Fewer drop outs, more electives: Leiden lecturers on English universities
The drop out rate among first-year students at English universities is much lower, and departments offer much more opportunity for students to broaden their studies. These were the findings of a delegation of Leiden lecturers during a working visit to England and Ireland.
Eighteen Leiden lecturers recently paid a working visit to two universities in Manchester (England) and Cork (Ireland). These participants in the Leadership in Education programme visit foreign universities to gain inspiration for introducing innovation into their own teaching programmes. Guido Band, Egbert Fortuin and Marjan Groot discovered some interesting differences between Dutch and English universities. Tuition fees in England tripled last year, which is having an effect on the accessibility of higher education. The University of Salford in Manchester has traditionally attracted local students from lower income groups, and feels an extra responsibility for the fate of the region. The entry requirements are in some instances adjusted for students from lower socio-economic groups in an effort to ensure that they do not feel discouraged. The emphasis at the University of Salford is on vocational training and employment opportunities. The city has a new media park that is attracting companies from the media and ICT sector, currently a booming area. The initiative can be compared to the Leiden BioScience Park.
The University of Manchester has a more elite status and sets higher entry conditions, which in turn means that students have higher expectations of the quality of the teaching. The university therefore invests in good study facilities and a high success rate - and the students are indeed successful. It was an eye-opener for the Leiden party to discover that English universities are concerned about a drop out rate in the first year of between 7 and 10 per cent, while the figure in the Netherlands is much higher. Apparently English first-years perform better because they are only accepted after they have performed well in an entrance exam and an enrolment interview. This apparently has a positive effect on students' motivation. A further factor is the strong community bond. First-year students tend to live on campus and many senior students also have a tutoring role - both factors that have a strong bonding effect.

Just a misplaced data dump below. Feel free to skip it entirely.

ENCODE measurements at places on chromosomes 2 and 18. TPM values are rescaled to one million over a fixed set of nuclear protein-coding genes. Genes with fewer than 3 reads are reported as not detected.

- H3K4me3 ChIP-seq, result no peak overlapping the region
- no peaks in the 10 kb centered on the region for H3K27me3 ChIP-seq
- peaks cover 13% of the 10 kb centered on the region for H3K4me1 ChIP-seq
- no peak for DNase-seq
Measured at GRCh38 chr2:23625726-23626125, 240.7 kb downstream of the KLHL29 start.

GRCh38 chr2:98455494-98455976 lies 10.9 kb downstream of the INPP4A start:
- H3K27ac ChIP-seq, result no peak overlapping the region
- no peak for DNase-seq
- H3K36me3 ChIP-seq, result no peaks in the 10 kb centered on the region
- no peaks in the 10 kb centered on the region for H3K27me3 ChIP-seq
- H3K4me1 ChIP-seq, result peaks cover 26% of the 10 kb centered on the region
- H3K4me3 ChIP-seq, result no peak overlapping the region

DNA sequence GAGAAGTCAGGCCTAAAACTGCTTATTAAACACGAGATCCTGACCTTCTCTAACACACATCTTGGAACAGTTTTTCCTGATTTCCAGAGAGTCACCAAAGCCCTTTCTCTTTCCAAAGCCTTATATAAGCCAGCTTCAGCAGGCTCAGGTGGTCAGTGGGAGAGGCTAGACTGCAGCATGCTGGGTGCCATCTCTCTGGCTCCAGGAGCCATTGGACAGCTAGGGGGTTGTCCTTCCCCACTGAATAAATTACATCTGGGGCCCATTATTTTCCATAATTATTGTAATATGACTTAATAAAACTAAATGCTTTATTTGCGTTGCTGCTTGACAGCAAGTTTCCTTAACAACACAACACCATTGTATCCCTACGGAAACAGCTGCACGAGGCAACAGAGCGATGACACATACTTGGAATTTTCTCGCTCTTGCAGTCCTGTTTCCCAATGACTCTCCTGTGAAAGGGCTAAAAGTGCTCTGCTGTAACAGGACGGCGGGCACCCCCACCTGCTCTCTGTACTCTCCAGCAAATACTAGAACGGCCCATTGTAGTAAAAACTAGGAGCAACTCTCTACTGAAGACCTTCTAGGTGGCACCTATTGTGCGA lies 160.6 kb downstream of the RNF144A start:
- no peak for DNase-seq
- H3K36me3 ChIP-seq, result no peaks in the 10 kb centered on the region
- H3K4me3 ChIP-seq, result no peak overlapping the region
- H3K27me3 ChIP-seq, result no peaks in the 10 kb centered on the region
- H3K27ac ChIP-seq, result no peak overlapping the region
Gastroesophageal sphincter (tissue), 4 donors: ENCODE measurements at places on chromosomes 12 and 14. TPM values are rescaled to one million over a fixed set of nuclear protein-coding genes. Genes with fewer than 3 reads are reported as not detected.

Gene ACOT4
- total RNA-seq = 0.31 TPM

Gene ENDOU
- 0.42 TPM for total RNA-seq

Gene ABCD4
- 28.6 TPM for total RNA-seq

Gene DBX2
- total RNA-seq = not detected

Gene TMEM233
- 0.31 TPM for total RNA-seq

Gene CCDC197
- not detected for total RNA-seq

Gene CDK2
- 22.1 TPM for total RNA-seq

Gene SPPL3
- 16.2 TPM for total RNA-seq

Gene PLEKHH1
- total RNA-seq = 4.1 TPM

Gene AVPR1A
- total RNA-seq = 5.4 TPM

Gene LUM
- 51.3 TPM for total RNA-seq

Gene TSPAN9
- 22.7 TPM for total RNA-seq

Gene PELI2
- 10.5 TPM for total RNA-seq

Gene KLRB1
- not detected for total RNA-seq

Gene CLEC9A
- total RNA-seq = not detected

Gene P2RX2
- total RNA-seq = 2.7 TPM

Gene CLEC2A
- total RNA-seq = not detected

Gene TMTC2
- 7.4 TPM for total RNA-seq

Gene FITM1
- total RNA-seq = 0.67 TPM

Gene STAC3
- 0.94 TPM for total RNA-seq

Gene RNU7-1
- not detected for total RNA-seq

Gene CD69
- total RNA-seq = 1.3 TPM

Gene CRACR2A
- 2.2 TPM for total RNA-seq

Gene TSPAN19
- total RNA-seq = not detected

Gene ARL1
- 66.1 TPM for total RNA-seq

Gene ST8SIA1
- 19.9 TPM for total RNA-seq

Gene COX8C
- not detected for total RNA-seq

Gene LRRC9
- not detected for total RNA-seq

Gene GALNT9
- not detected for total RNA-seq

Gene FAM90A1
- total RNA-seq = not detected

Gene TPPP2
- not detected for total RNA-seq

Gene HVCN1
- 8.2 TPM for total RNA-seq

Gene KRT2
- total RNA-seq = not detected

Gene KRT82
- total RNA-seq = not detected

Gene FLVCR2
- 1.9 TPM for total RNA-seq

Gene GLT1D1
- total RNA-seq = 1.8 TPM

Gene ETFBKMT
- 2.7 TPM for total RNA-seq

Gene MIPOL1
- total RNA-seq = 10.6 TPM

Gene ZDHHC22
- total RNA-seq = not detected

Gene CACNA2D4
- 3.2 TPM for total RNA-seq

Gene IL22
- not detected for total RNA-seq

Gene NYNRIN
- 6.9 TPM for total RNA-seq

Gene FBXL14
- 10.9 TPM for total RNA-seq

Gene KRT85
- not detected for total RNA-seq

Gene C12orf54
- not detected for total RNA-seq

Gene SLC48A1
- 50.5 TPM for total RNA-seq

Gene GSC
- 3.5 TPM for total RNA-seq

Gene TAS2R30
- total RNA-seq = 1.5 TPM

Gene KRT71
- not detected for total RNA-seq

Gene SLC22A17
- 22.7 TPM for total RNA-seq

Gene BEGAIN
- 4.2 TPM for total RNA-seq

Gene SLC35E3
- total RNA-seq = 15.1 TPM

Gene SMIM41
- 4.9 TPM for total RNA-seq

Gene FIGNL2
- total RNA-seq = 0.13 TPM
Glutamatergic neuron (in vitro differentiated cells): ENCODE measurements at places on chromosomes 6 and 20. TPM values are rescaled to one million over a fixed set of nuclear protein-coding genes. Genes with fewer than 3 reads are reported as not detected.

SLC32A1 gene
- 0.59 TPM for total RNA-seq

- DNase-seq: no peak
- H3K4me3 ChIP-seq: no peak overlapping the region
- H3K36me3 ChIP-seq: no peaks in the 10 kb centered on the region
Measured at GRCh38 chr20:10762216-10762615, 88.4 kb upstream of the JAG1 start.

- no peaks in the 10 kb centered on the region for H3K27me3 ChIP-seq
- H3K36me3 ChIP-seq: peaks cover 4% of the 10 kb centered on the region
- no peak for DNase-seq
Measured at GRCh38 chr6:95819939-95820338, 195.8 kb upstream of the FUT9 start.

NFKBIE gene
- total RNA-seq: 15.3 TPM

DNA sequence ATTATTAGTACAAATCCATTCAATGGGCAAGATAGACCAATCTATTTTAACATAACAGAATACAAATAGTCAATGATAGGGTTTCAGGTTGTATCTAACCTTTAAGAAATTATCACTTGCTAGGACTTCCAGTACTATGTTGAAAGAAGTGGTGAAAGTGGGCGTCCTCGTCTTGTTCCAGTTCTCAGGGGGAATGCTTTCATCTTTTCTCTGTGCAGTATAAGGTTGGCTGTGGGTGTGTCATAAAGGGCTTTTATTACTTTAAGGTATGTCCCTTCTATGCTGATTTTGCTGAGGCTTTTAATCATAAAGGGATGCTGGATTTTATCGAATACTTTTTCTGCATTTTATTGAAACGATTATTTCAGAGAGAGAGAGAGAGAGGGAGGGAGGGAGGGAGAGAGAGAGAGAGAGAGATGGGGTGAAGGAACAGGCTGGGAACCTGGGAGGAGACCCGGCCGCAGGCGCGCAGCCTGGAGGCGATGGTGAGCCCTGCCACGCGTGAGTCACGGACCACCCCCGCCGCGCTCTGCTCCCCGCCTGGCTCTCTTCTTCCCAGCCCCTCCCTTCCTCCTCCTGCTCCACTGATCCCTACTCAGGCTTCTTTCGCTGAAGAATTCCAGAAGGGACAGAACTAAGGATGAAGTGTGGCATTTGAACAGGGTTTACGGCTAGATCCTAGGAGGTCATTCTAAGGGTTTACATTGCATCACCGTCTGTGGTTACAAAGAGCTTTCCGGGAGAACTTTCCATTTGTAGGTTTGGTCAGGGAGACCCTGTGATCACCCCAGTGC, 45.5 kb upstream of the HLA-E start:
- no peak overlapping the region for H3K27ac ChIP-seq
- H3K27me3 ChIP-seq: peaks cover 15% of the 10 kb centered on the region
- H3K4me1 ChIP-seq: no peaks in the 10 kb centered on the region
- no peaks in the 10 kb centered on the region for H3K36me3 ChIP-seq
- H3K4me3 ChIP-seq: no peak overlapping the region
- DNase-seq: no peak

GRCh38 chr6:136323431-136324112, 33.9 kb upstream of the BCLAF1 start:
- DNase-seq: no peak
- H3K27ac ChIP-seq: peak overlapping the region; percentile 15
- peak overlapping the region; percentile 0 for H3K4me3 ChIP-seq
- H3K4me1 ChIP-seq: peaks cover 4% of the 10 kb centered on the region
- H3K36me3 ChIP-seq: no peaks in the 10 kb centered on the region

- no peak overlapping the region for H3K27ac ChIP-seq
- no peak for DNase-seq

The programmes offer much more opportunity for elective subjects than in the Netherlands. In England students can take a science subject and at the same time take courses in language and culture, or vice versa. This does mean that they miss out on more in-depth aspects of the subject and as a result research is less interwoven into the teaching. Many graduates do not go on to work in the field of their study, and benefit from a broad-based bachelor's, but those graduates who do want to go further in their chosen field still have a lot to learn after they have graduated. The Leiden lecturers were also surprised to learn that far fewer students carry on to take a master's or a PhD than in the Netherlands.
It is much more common in England for lecturers to be involved only in teaching. A new development is that different universities want to reward good lecturers in the same way as excellent researchers, allowing them to take a PhD and later go into research. A number of the Leiden lecturers wondered whether a title such as 'teaching-based professor' would ever be a possibility in Leiden.
(17 December 2012 / Guido Band / Egbert Fortuin / Marjan Groot)